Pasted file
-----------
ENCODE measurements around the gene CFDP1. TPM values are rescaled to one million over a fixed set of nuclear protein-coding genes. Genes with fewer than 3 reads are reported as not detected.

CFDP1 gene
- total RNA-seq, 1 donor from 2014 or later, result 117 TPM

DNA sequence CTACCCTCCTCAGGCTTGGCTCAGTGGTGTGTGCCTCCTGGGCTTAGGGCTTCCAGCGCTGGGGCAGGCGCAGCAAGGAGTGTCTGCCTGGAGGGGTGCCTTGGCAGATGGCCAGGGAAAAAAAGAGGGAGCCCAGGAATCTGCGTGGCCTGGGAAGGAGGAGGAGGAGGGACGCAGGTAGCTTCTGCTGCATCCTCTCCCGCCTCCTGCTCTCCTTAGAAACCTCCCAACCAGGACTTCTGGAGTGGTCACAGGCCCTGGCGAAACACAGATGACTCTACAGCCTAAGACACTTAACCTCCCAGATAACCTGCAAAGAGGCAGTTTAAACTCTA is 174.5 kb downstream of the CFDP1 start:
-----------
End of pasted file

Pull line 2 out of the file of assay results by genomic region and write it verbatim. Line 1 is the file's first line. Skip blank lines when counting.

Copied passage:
CFDP1 gene